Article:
Grand Bahama Bird Watching
Excerpts from "Natives of The Bahamas (A Guide to Birds & Vegetation of Grand Bahama)" by Erika Moultrie.

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Erika Moultrie-Gates, Certified Birding Guide

Bird-watching tours are available from birding guides certified by the Bahamas Ministry of Tourism. For more information, contact Kayak Nature Tours.

Grand Bahama Bird Watching

Out of all the 700 islands and cays that make up The Islands of The Bahamas, Grand Bahama Island has the distinction of hosting the second highest number of native bird species. For birdwatchers and nature lovers, the island is a true mecca, a place where they can see 18 of the 28 species of Bahamian birds that are not seen in the U.S., Canada, or Europe.  

The Rand Nature Centre, local headquarters of The Bahamas National Trust, is the perfect place for birders to start. It is home to West Indian flamingos, Antillean Peewee birds, Red-legged Thrushes, Stripe-headed Tanagers, and the endangered Bahama Parrot. The Centre maintains a small library with bird books and field guides and can provide information on other ideal birding spots. 

Parrot Jungle's Garden of the Groves has many of the native specialties and, in season, many Neotropic migrants. West End is a true migrant trap, where more than thirty species of warblers and other migrants have been seen. Other sites vary from mangrove swamps, either accessible by boardwalk or kayak, to comfortable walking trails through the Caribbean pine forest (the dominant vegetation on the island), and other ecosystems -- the Whiteland Coppice, the Rocky Coppice, and the Blackland Coppice. And, of course, there are the beaches and the ponds on golf courses where native and migrating wading and water birds gather.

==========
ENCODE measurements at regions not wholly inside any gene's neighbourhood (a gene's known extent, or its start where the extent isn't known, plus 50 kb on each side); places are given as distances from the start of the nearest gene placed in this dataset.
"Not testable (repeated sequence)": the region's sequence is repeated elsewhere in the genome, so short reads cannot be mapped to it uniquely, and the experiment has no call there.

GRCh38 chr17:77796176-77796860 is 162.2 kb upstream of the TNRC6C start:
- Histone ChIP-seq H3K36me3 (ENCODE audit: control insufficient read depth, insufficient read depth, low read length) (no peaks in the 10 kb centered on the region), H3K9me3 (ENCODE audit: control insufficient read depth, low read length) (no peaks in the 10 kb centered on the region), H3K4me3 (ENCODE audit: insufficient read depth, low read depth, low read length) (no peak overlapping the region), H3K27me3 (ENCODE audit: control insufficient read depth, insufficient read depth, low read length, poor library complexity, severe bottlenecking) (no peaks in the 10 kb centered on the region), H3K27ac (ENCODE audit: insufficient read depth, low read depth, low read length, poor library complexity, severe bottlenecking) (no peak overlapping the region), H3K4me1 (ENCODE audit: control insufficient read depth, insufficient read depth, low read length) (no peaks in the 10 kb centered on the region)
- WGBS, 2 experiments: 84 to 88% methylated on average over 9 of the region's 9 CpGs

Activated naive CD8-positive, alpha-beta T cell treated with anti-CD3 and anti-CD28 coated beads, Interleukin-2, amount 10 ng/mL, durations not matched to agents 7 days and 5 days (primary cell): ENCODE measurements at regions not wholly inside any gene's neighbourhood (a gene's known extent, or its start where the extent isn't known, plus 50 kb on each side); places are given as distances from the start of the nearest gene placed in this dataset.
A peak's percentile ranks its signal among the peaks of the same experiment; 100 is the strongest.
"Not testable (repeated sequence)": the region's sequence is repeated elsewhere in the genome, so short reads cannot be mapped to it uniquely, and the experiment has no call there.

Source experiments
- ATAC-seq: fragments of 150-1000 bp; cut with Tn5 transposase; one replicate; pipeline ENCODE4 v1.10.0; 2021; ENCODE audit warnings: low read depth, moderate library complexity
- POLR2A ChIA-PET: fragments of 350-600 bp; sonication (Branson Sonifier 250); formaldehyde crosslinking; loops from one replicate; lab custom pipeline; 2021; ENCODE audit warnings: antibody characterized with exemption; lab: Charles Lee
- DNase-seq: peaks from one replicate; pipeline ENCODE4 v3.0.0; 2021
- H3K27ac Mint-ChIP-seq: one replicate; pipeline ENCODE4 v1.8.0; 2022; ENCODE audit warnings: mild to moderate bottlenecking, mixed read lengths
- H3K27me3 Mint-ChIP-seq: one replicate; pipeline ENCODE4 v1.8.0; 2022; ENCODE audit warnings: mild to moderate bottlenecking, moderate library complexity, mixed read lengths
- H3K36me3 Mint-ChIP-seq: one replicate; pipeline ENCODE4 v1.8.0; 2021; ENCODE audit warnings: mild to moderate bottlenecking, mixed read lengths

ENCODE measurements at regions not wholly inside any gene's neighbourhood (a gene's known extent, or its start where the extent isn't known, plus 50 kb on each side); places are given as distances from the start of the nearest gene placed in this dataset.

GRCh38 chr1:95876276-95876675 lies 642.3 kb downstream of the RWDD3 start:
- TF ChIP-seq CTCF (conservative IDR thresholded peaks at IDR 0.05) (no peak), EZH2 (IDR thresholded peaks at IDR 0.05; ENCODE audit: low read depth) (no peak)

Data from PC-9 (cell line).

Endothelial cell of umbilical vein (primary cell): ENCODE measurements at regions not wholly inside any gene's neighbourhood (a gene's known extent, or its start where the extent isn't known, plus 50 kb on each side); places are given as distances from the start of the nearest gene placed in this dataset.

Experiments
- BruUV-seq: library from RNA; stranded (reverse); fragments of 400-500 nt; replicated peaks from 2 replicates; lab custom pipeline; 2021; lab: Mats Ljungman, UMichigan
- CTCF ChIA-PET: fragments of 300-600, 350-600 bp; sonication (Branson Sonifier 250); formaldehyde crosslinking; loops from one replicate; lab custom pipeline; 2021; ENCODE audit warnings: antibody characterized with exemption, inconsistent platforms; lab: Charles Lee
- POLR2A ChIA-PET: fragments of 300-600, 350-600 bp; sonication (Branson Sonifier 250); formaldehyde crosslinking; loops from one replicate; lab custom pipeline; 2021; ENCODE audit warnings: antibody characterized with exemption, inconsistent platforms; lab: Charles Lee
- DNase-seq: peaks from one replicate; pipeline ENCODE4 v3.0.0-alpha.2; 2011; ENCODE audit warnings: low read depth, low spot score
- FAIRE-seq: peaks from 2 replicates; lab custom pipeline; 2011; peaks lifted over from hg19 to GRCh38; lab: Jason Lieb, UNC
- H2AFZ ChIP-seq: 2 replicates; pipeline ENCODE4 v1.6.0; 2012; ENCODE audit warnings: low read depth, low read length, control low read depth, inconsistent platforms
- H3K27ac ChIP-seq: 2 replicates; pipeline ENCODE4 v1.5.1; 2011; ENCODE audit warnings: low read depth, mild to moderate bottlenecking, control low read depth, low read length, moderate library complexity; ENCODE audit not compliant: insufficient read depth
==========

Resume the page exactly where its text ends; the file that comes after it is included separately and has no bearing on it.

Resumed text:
Owl Hole, one of the blue holes of the Lucayan Cave System leased by the Underwater Explorers Society (UNEXSO), is home to a family of barn owls. Diving is suspended when the owls are nesting there, usually between August and December.  

Fall migrants can be seen in late September and October.  Many of these species spend the winter on Grand Bahama Island and other islands of The Bahamas. There have been rare sightings of the Kirkland's Warbler and an Eastern Phoebe. Birds migrating north in the spring are best seen during March, April and May.  The best time of year to see the permanent and summer resident species is the summer months.

Bird Watching
Some of Our Species ... 
Resident Birds:  
Barn Owl
Blue-gray Gnatcatcher
Brown-headed Nuthatcher
Great Blue Heron
Green Heron
Least Grebe
Mangrove Cuckoo
Turkey Vulture

Migrating Birds:  
Baltimore Oriole
Black-whiskered Vireo
Cape May Warbler
Kirtland Warbler
Orchard Orioles
Pectoral Sandpiper
Ruddy Turnstone
Swainson's Warbler
Tennessee Warbler
Virginia's Warbler
Western Kingbird

Endemic Birds: 
Bahama Swallow
Bahama Yellowthroat
Bahama Woodstar

Grand Bahama
Specialty Birds:

Bahama Mockingbird
Black-faced Grassquit 
Cuban Emerald 
Cuban Pewee 
Greater Antillean  Bullfinch
Key West Quail-Dove
LaSagra's Flycatcher
Loggerhead Kingbird  Olive-capped Warbler
Red-legged Thrush
Stripe-headed Tanager
Thick-billed Vireo
White-Cheeked Pintail
Zenaida Dove


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